How much should we borrow?2 min read
A commenter directed me to a Noah Smith post that begins as follows:
One of the most important questions in macroeconomics is one that economists have curiously chosen not to study. That question is: “How much can the government safely borrow?”
In my view, this is the wrong question. The right question is: How much should the government borrow?
The term “safely” is quite vague. Safe from what? From default? From hyperinflation? From future tax rates that are punishingly high?
In contrast, we have a great deal of research on the optimal level of public borrowing. In a 1979 JPE paper, Robert Barro argues that the budget deficit should fluctuate in such a way as the minimize the long run deadweight cost of taxation. Here is the abstract:
A public debt theory is constructed in which the Ricardian invariance theorem is valid as a first-order proposition but where the dependence of excess burden on the timing of taxation implies an optimal time path of debt issue. A central proposition is that deficits are varied in order to maintain expected constancy in tax rates. This behavior implies a positive effect on debt issue of temporary increases in government spending (as in wartime) a countercyclical response of debt to temporary income movements, and a one-to-one effect of expected inflation on nominal debt growth. Debt issue would be invariant with the outstanding debt-income ratio and, except for a minor effect, with the level of government spending. Hypotheses are tested on U.S. data since World War 1. Results are basically in accord with the theory. It also turns out that a small set of explanatory variables can account for the principal movements in interest-bearing federal debt since the 1920s.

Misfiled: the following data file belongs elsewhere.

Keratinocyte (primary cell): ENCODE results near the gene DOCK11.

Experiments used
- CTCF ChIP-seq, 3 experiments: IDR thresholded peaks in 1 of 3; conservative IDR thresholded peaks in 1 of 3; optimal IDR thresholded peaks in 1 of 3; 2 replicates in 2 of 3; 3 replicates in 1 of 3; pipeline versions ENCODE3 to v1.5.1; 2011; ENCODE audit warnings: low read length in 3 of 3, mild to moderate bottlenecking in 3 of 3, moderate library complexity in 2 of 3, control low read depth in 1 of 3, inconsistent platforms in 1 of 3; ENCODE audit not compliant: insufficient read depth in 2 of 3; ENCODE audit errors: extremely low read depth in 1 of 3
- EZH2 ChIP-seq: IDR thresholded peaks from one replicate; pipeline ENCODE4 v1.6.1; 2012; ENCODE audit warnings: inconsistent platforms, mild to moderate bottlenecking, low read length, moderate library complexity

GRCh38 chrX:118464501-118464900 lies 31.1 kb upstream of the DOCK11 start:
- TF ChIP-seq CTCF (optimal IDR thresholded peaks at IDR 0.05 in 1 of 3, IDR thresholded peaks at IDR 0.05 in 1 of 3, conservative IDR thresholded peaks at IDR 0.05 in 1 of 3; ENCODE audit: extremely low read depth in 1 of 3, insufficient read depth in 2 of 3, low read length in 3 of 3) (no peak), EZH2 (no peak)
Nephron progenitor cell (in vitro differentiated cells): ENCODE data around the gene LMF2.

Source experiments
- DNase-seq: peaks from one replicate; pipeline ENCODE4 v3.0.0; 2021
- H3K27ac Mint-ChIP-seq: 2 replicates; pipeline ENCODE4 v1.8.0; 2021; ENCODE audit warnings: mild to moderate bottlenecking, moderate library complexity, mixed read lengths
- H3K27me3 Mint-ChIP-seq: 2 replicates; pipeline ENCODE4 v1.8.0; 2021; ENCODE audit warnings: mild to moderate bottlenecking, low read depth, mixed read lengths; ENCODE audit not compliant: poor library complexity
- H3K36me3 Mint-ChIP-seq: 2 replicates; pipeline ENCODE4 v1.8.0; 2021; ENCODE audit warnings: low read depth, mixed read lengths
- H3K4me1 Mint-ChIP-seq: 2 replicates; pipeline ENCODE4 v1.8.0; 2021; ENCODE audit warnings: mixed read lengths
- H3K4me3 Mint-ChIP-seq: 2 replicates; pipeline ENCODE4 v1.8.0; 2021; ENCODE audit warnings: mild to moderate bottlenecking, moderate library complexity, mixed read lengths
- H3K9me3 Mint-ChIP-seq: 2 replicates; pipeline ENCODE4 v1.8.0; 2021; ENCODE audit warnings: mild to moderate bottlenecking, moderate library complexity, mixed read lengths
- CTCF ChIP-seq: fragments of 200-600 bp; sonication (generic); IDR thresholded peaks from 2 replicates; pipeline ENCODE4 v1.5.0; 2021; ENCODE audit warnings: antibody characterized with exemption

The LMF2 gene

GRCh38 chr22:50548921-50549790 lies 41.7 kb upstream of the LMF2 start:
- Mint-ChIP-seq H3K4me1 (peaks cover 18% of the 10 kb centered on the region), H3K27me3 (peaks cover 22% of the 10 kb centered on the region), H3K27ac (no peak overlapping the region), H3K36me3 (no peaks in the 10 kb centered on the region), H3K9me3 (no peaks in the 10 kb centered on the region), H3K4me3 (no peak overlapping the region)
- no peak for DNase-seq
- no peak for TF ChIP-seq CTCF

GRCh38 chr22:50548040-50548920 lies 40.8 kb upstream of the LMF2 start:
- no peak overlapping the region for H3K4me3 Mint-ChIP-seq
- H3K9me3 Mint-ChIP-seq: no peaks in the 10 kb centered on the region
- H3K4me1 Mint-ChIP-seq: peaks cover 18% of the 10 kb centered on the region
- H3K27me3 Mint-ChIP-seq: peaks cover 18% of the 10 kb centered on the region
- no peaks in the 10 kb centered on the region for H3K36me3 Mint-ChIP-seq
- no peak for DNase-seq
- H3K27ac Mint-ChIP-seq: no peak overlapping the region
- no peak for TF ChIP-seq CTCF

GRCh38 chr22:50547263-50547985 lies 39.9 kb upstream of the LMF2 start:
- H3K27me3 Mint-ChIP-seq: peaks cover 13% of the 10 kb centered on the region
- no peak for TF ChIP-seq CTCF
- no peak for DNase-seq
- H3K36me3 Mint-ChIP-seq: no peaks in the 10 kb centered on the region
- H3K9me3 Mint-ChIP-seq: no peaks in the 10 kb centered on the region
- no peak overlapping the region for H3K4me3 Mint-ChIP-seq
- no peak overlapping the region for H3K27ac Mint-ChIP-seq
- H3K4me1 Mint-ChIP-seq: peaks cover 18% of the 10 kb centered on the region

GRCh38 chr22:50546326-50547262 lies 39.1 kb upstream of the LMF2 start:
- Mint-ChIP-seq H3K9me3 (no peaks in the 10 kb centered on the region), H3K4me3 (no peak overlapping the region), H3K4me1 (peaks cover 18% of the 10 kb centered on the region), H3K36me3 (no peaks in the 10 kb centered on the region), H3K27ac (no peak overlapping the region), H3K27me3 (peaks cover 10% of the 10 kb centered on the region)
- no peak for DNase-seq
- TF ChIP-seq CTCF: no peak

Can we safely borrow as much as we are currently borrowing? I’d say yes. Should we be borrowing as much as we are currently borrowing? I’d say no. After all, I don’t think anyone in their right mind expects a “constancy in tax rates” in the coming decades. Tax rates are going to increase.
PS. If you don’t believe that tax rates are set to increase, consider today’s news:
House Republicans voted to allow their members to request dedicated-spending projects, known as earmarks, following that same move by Democrats, in a positive sign for President Joe Biden’s hopes for a bipartisan infrastructure bill.
So remind me, which one is the party that favors small government?